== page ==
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WWF works to sustain the natural world for the benefit of people and wildlife, collaborating with partners from local to global levels in nearly 100 countries.
Elephants are ecosystem engineers and play a vital role in their native habitats, helping maintain the rich biodiversity of the spaces they share with other wildlife. Though elephants are native to only Africa and Asia, they hold significant cultural and symbolic meaning around the world.
WWF focuses on conserving the world's largest land mammal in landscapes across both Asia and Africa. We work with wildlife managers, governments, and local communities to stop poaching, reduce human-wildlife conflict, maintain connectivity, and improve monitoring and research.
Here’s a look at some interesting facts about elephants and what WWF is doing to protect them:
There are more than 10 physical characteristics that differentiate Asian and African elephants. For example, Asian elephants' ears are smaller compared to the large fan-shaped ears of the African species. Only some male Asian elephants have tusks, while both male and female African elephants grow tusks. It is also important to note that there are two distinct elephants species on the African continent—the savanna elephant and the forest elephant, with a number of characteristics that differentiate them both as well.
Following new genetic research, the African elephant was recently split into two different species, the African forest elephant and the African savanna elephant, by the International Union for the Conservation of Nature's (IUCN) Red List conservation assessment. The African forest elephant is now listed as Critically Endangered, and the African savanna elephant as Endangered. This is important because they face different conservation challenges and occur in separate ranges and habitats throughout Africa.
African forest elephants inhabit the dense rain forest of west and central Africa, while African savanna elephants mostly inhabit the wooded savannas and grasslands of sub-Saharan Africa. They also differ physically. African savanna elephants are larger and their tusks curve outward. The tusks of the smaller African forest elephant are straighter, pointing downward, and they have more rounded ears.
An elephant trunk has up to 40,000 muscles. A human has more than 600 muscles in the entire body. Elephants use their trunks to help them suck up water for drinking, pick up or touch objects, trumpet warnings, and greet one another.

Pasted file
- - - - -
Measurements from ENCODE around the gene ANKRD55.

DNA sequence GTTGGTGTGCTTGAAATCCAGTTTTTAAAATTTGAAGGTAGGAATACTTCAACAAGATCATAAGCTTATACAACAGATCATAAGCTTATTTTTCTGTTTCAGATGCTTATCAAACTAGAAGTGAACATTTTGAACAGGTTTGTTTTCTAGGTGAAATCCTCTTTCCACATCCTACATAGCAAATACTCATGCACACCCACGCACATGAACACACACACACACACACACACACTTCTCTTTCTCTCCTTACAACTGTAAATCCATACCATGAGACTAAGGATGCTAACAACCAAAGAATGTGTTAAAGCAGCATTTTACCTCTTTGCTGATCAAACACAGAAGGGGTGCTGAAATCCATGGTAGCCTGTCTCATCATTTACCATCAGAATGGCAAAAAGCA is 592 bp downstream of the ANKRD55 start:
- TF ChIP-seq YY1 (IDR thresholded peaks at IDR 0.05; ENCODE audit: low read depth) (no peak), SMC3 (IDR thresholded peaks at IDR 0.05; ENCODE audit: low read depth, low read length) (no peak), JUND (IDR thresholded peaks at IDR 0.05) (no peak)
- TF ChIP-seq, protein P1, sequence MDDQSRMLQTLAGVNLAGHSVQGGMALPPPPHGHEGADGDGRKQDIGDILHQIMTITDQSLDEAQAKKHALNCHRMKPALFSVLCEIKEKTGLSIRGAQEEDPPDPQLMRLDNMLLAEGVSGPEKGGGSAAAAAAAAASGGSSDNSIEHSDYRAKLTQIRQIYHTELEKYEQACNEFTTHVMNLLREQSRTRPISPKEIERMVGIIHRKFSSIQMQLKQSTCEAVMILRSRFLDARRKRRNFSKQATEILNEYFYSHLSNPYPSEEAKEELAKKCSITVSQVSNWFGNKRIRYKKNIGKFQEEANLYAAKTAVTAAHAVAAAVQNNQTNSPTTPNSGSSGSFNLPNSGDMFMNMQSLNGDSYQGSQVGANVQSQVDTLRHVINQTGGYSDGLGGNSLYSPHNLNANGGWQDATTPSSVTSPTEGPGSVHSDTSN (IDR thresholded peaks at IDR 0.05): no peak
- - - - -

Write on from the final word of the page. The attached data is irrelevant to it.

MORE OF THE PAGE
Elephants are either left- or right-tusked, and the dominant tusk is generally smaller because of wear and tear from frequent use.
Elephant tusks serve many purposes. These extended teeth can be used to protect the elephant's trunk, lift and move objects, gather food, and strip bark from trees. They can also be used for defense. During times of drought, elephants even use their tusks to dig holes to find water underground.
No. Elephant tusks are actually teeth that extend beyond their mouths. They are connected to the skull and have nerve endings, just like our own teeth. Once a tusk is broken, damaged, or removed, it stays that way.
Elephants have the longest gestation period of any mammal—22 months. Females give birth every four to five years. Elephant herds have complex social structures, are led by matriarchs, and are comprised of a group of other adult females and calves, while male elephants tend to live in isolation or small bachelor groups. Forest elephants' social groups differ slightly and may be comprised of only an adult female and her offspring. However, they may congregate in larger groups in forest clearings where resources are more abundant.
Elephants are important ecosystem engineers. They make pathways in dense forested habitat that allow passage for other species. Many tree species in central African and Asian forests rely on seeds passing through an elephant's digestive tract before they can germinate. An elephant footprint can also enable a micro-ecosystem that, when filled with water, can provide a home for tadpoles and other organisms.
As wild spaces shrink, elephants and humans are forced into contact, and such instances of human-wildlife conflict often result in crop and property loss for people, and the injury or death of both people and elephants. WWF helps communities manage human-elephant conflict through various methods, including using deterrents to keep elephants out of agricultural fields, adapting farming practices, and creating wildlife corridors to facilitate the movement of elephants away from spaces occupied by humans.
Today, the greatest threat to African elephants is wildlife crime, primarily poaching for the illegal ivory trade, while the greatest threat to Asian elephants is habitat loss and resulting human-elephant conflict. WWF uses our expertise in policy, wildlife trade, advocacy, and communications, and engages with communities and other stakeholders in an effort to protect elephants and their habitats. You can help, too, by signing on to stop wildlife crime.